One of my (many) blind spots in woodworking is Japanese tools and shop practices. Sure, I’ve read Toshio Odate’s excellent autobiography, plus “The Genius of Japanese Carpentry.” And I drool with great regularity on the Japan Woodworker catalog.
But I understand Japanese shop practices as much as I understand all the acronyms my 12-year-old daughter uses when texting. DFLA!
So I’m always eager to learn about Japanese woodworking from people who have studied and practiced it in Japan. One of those people is Harrelson Stanley, the owner of JapaneseTools.com and the man who brought Shapton waterstones to American shores.
Stanley completed the furniture program at the premier North Bennett Street School as a very young man and then went off to Japan to study the traditional lacquering and woodworking trades. He came back to this country with a Japanese wife and a deep desire to spread the traditional Japanese practices among Western woodworkers.
This weekend at the Northeastern Woodworkers Association’s annual show, Stanley was demonstrating his new Sharp Skate honing guide, teaching people to sharpen edge tools and helping people learn to wield a handplane on his Japanese bench.
The bench consists of two trestle-style sawhorses that are topped with one massive slab of a top. Except for the teak planing stop, all the bench’s parts are made using Port Orford Cedar, Stanley says, a durable and strong member of the cypress family that grows in the Pacific Northwest.
This particular bench was built by James Blauvelt, a Connecticut cabinetmaker, joiner and carpenter who runs the company Bluefield Joiners. But is this bench typical of what would be found in a Japanese workshop?
“Actually, it’s a little too nice,” Stanley says. “In a Japanese shop they would use something more makeshift.”
Harrelson Stanley demonstrates how the notch in the top is used to true a plane’s sole.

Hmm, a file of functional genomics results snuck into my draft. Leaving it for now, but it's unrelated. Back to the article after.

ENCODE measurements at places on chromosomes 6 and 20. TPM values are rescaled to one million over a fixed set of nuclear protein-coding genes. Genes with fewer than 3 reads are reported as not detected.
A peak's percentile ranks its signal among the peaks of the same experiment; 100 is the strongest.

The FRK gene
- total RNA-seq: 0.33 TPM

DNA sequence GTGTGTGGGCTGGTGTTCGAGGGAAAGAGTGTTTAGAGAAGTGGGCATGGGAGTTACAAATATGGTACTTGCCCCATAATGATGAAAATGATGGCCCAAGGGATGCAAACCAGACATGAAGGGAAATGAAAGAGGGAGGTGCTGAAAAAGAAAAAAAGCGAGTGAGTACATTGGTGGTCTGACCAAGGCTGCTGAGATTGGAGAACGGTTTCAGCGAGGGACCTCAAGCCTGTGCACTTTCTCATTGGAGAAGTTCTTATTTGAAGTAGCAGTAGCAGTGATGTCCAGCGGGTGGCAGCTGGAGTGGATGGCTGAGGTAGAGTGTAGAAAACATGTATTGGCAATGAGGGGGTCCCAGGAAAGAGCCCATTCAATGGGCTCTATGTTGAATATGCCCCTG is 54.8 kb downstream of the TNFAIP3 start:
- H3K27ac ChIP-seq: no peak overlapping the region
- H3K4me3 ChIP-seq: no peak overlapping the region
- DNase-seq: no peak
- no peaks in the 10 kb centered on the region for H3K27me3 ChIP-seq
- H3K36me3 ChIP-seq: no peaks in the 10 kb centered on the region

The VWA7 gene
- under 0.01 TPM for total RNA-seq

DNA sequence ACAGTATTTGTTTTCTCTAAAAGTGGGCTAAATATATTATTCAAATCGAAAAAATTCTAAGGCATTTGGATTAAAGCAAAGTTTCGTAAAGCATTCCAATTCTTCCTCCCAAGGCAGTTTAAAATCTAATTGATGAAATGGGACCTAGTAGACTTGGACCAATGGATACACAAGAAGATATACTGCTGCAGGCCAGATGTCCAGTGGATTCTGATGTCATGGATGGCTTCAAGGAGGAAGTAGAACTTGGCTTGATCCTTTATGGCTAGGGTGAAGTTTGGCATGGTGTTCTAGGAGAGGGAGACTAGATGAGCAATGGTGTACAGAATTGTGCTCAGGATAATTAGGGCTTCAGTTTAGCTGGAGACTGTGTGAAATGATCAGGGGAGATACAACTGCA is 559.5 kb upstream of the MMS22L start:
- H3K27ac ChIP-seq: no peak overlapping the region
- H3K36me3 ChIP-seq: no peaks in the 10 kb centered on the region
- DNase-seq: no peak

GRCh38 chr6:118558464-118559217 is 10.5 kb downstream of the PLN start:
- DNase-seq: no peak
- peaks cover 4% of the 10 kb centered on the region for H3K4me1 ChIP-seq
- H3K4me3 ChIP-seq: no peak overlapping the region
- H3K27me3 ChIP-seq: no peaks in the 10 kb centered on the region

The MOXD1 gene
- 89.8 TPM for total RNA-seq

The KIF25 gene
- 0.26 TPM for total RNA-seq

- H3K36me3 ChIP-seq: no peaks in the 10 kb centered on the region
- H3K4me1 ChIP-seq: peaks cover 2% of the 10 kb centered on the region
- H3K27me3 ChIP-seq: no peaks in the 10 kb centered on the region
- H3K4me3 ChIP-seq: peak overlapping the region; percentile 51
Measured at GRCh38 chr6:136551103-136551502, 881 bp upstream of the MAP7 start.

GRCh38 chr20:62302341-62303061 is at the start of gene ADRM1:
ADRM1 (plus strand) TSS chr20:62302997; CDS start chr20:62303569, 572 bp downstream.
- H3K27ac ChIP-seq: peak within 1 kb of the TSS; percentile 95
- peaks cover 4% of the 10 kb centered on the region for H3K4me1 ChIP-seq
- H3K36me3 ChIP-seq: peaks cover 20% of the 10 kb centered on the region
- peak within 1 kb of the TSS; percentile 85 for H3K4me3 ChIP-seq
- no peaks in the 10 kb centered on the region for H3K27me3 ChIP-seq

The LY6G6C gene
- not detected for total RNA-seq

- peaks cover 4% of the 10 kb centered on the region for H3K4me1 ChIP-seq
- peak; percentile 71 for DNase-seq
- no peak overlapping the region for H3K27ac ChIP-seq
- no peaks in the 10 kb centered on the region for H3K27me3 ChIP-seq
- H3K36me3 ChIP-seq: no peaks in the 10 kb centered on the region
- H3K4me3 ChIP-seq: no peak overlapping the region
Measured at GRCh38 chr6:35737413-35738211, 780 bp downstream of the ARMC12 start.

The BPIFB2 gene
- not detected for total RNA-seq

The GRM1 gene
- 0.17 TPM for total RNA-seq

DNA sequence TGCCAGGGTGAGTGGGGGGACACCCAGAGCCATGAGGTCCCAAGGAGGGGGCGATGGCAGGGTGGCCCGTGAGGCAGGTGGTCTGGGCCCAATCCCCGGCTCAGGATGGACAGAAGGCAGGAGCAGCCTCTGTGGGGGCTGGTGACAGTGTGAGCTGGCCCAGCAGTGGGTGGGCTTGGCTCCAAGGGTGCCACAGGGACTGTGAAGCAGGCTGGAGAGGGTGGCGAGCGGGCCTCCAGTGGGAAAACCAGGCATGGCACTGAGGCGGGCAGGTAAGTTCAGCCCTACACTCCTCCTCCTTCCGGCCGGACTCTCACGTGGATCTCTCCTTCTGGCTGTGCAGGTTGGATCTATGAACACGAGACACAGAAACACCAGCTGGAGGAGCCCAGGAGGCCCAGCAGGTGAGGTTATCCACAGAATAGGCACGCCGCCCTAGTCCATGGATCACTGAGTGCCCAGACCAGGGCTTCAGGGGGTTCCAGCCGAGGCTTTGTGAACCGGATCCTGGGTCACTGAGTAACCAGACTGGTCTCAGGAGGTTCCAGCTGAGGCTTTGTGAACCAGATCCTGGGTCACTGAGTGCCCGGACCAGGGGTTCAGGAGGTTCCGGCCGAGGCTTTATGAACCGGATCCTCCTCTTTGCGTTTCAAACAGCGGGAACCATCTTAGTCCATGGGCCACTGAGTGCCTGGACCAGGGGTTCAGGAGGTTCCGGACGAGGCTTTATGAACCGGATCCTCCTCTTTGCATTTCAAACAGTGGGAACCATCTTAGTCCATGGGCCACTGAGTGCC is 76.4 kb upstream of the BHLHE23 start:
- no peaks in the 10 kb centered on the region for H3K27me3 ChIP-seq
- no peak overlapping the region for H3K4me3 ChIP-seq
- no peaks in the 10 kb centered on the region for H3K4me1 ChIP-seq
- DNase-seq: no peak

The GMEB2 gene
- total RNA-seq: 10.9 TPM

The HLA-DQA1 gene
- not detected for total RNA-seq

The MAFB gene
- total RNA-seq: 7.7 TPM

Here are some of the critical dimensions: The trestles are made from 3-1/2″ x 3-1/2″ stock throughout, with an overall height of 23-3/4″ from the floor to the top of each sawhorse. The top is 3-1/2″ thick, 10-1/4″ wide and 8′ long. The working height of the benchtop is 27-1/2″, which is fairly low by modern Western standards.
The slab rests on the sawhorses and is held in place by a single cleat below the top that fits against the top of one of the sawhorses. Gravity and the force of the work keeps the top in place.
The top is considerably narrower than the sawhorses, which prompted me to ask why. Is that where stock was placed before or after it was worked? Not really, Stanley says. Typically, the Japanese woodworker would place a thin board across the two trestles and place the tools he or she needed on that board. Because this board is thin, it typically kept the tools out of the way of the work.
Another interesting feature of the benchtop is a triangular notch cut into the slab up near the planing stop. This notch holds Japanese planes with their soles facing up so the craftsman can dress the tool’s wooden sole with another plane.
As I was taking a few photos of the bench, one of Stanley’s daughters, Abby, demonstrated her planing skills on a piece of Port Orford Cedar (that wasn’t part of the workbench). After taking a couple warm-up passes, she pulled off a beautiful shaving that was almost entirely full width and full length. And, as you can see, the bench wasn’t too high for her.